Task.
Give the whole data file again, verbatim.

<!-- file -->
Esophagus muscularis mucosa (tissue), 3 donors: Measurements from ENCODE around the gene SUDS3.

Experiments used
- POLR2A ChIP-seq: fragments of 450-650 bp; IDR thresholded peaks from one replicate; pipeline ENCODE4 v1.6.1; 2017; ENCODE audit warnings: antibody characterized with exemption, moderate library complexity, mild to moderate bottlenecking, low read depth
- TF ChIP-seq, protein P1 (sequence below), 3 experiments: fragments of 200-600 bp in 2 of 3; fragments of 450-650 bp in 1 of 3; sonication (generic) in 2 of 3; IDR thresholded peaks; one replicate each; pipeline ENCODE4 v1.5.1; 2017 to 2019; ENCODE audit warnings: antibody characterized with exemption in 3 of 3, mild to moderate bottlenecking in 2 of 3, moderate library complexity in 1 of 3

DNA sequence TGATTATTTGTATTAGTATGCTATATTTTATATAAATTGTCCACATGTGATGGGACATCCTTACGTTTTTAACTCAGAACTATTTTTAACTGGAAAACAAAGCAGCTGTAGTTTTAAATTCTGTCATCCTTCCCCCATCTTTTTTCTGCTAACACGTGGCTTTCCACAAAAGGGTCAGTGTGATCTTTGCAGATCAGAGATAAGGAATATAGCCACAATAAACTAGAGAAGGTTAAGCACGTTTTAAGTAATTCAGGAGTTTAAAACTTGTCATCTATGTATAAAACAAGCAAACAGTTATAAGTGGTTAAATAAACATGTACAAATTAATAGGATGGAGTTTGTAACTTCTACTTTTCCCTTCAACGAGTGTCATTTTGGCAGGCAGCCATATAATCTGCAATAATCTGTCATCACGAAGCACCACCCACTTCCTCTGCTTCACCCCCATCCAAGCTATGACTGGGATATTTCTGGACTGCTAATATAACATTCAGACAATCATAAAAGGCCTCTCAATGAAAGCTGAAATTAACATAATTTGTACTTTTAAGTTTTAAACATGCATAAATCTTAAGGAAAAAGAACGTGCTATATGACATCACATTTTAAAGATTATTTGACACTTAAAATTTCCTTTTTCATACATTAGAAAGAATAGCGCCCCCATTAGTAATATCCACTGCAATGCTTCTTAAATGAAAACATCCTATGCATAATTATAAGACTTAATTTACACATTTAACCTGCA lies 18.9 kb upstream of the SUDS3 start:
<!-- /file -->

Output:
Esophagus muscularis mucosa (tissue), 3 donors: Measurements from ENCODE around the gene SUDS3.

Experiments used
- POLR2A ChIP-seq: fragments of 450-650 bp; IDR thresholded peaks from one replicate; pipeline ENCODE4 v1.6.1; 2017; ENCODE audit warnings: antibody characterized with exemption, moderate library complexity, mild to moderate bottlenecking, low read depth
- TF ChIP-seq, protein P1 (sequence below), 3 experiments: fragments of 200-600 bp in 2 of 3; fragments of 450-650 bp in 1 of 3; sonication (generic) in 2 of 3; IDR thresholded peaks; one replicate each; pipeline ENCODE4 v1.5.1; 2017 to 2019; ENCODE audit warnings: antibody characterized with exemption in 3 of 3, mild to moderate bottlenecking in 2 of 3, moderate library complexity in 1 of 3

DNA sequence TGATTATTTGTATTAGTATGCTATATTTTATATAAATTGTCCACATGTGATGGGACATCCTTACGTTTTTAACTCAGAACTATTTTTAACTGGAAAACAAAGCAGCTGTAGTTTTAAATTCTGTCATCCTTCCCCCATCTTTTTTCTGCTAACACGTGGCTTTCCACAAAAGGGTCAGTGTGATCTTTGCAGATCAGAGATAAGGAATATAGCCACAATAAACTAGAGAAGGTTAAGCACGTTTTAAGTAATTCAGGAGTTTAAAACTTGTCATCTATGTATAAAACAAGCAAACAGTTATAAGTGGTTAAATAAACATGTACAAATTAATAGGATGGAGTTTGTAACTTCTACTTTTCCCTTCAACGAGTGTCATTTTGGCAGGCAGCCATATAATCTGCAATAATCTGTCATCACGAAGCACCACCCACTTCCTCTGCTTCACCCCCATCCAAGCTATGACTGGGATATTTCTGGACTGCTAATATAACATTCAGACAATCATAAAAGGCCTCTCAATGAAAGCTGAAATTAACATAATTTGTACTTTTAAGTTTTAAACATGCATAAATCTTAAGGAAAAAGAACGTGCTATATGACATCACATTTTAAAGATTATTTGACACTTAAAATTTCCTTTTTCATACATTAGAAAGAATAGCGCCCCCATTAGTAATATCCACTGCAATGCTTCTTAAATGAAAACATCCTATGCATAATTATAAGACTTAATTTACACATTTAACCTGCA lies 18.9 kb upstream of the SUDS3 start: